This is a great letter from a teacher to the state board of education on Tennessee:

“Dr. Nixon,

Speaking from 32 years of experience in education–both public and private–I beg you, implore you–yes, perhaps even grovel to you–to do your best to put to rest the issue of tying license renewal to student test scores. As I have never contacted the State Board of Education since I moved to Tennessee in 1988, I hope you will give me the courtesy of three minutes to hear me out.

“I have no problem with Common Core. I have no problem with the TEAM evaluation tool. I have no problem with eliminating poor teachers. I do, however, have a problem with the too rapid implementation of these initiatives. Common Core implementation should take three to five years. (I read the manual.) Tennessee has attempted to do it in 18 months. TEAM is an excellent tool when used for the purpose that it was developed, the growth of teachers, but not when it is used as a stick to turn observations into Whack-a-Mole to see how many rubrics a teacher can hit in order to get a score to keep a job.

This final move to tie the ability to continue in one’s profession to a growth outcome based on a matrix that no one can adequately explain smacks of yet another attempt to paint teachers as the problem with education. In the dark of the confessional, both you and I know that this is egregiously untrue. The demoralizing effect this potential act can have on our teachers is one growth measure I feel I can adequately explain. In recent weeks I have listened to gifted teachers—yes, GIFTED teachers–who are talking of exiting the profession early. To quote one teacher, “I’m just so tired. If they would just leave me alone and let me teach the kids, I can do that.” This is a math teacher, an area Tennessee certainly cannot afford to drive away.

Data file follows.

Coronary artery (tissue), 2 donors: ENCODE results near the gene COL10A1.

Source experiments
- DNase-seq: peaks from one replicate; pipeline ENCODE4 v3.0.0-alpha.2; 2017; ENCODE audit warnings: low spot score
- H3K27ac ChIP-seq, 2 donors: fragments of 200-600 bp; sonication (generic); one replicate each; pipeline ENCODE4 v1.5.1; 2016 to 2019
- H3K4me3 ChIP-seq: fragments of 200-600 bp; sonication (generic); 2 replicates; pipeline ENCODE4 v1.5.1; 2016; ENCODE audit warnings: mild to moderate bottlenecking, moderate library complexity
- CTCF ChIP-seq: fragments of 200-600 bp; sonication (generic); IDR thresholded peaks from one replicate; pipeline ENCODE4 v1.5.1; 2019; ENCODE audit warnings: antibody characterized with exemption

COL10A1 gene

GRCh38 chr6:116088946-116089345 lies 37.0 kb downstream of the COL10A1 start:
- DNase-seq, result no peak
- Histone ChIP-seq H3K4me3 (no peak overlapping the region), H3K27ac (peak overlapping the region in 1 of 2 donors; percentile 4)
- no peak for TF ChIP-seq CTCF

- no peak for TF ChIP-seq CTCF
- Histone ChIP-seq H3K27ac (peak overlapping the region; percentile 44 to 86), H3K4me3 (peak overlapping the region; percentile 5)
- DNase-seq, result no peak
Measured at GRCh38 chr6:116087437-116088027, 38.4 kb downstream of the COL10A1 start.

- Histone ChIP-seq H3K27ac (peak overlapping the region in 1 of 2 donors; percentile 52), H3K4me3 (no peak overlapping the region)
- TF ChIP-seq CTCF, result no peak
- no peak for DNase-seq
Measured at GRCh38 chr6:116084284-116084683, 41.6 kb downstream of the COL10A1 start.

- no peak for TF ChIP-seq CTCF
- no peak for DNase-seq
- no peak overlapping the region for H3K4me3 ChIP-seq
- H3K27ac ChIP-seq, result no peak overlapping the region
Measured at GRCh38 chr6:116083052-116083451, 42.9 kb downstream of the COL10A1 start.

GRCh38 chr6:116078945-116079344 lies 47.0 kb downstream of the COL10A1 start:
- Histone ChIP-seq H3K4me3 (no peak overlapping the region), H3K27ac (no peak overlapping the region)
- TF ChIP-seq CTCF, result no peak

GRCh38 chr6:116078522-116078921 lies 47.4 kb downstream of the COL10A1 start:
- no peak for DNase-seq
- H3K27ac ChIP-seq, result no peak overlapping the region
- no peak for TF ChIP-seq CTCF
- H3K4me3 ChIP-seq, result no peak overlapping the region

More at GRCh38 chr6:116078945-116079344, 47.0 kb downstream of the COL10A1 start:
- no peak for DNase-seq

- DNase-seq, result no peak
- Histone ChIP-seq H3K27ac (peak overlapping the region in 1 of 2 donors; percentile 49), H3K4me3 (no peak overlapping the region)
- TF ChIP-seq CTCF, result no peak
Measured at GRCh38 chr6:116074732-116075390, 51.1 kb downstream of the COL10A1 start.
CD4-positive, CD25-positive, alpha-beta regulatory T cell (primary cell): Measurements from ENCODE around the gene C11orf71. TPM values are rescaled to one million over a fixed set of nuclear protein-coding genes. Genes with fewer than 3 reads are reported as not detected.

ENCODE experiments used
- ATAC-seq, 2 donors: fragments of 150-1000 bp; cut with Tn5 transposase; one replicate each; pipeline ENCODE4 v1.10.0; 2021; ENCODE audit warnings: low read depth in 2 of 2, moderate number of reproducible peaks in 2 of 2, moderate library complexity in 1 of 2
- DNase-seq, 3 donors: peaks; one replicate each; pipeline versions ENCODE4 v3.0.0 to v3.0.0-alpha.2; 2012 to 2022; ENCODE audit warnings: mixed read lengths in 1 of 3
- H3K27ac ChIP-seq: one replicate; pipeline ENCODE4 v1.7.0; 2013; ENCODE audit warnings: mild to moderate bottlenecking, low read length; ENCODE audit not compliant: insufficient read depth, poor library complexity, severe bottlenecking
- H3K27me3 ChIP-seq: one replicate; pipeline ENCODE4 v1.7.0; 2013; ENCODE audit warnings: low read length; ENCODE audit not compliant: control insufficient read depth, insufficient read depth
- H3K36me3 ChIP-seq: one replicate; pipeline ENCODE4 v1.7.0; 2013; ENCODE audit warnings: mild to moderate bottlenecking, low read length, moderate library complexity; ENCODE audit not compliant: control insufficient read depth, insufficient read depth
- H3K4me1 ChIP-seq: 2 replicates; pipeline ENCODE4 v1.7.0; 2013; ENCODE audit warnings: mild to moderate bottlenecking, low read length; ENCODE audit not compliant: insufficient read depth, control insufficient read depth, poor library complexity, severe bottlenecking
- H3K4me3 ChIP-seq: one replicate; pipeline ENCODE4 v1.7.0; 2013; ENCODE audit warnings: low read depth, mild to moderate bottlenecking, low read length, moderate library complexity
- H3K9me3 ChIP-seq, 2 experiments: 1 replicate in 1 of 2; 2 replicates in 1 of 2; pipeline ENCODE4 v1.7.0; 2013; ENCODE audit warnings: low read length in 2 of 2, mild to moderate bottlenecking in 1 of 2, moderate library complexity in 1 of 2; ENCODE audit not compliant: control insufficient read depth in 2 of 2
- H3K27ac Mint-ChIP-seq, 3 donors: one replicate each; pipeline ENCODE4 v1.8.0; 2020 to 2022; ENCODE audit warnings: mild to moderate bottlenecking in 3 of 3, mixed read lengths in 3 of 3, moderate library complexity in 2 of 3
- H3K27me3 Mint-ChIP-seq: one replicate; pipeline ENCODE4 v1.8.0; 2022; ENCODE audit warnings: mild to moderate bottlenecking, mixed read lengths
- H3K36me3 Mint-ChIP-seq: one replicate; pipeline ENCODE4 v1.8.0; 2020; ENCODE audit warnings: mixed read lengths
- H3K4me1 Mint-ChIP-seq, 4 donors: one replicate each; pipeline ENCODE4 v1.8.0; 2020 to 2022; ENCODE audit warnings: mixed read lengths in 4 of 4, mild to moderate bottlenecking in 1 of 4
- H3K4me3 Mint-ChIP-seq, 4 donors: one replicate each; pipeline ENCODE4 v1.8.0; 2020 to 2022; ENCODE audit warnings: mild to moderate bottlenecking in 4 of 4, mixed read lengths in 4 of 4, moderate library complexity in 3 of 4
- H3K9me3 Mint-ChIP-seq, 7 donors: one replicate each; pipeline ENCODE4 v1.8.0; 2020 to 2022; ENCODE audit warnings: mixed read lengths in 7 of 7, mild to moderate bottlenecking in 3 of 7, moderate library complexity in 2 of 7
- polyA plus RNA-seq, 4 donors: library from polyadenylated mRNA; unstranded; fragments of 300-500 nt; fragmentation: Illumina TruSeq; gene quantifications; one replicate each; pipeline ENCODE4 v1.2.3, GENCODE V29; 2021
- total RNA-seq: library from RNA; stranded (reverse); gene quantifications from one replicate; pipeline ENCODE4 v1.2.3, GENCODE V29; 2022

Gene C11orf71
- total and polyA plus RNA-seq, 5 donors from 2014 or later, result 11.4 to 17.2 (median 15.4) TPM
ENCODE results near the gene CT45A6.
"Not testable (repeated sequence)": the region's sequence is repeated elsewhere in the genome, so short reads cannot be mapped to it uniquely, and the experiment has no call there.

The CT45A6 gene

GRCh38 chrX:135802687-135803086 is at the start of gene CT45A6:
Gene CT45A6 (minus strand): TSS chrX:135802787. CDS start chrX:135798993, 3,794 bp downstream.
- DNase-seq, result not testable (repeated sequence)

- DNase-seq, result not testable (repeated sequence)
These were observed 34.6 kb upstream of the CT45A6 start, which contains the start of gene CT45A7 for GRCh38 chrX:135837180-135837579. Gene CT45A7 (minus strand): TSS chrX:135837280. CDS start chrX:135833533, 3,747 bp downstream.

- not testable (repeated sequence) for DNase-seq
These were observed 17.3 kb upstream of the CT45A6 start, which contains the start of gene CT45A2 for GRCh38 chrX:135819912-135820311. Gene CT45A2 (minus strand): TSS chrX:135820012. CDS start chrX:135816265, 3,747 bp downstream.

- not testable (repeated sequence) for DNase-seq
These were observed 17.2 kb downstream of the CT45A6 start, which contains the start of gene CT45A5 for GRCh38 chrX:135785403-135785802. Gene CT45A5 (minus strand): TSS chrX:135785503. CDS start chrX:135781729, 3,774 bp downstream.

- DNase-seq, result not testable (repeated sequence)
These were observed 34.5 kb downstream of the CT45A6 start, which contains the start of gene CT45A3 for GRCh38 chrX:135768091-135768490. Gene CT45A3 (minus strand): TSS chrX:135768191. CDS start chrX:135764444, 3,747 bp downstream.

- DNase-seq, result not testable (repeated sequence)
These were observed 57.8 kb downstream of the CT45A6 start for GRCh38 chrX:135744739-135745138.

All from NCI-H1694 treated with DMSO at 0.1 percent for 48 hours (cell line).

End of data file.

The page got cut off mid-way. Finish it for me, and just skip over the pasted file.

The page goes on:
“I am not sure when it became a badge of shame to be a “professional educator.” Based on what we have seen in education in Tennessee in the last three years, I seriously look for the eradication of of colleges of education at our universities. We could certainly save money as a state, and if the present leadership in the Department of Education is any indication, a teaching degree is not necessary to teach; anyone can do it. Following this train of thought, I’ve been to a doctor’s office. I know what happens in a doctor’s office. I think I’ll practice medicine for a couple of years when I retire. Maybe I’ll even teach in a medical school and train doctors.

“As a former English teacher, a Tennessee citizen, a voter, a taxpayer, and one who is passionate about seeing children have opportunities to improve their lives through education, I pray fervently that you and the entire Board will bring this runaway train to a screeching halt and vote down this measure.


“[A Tennessee educator]”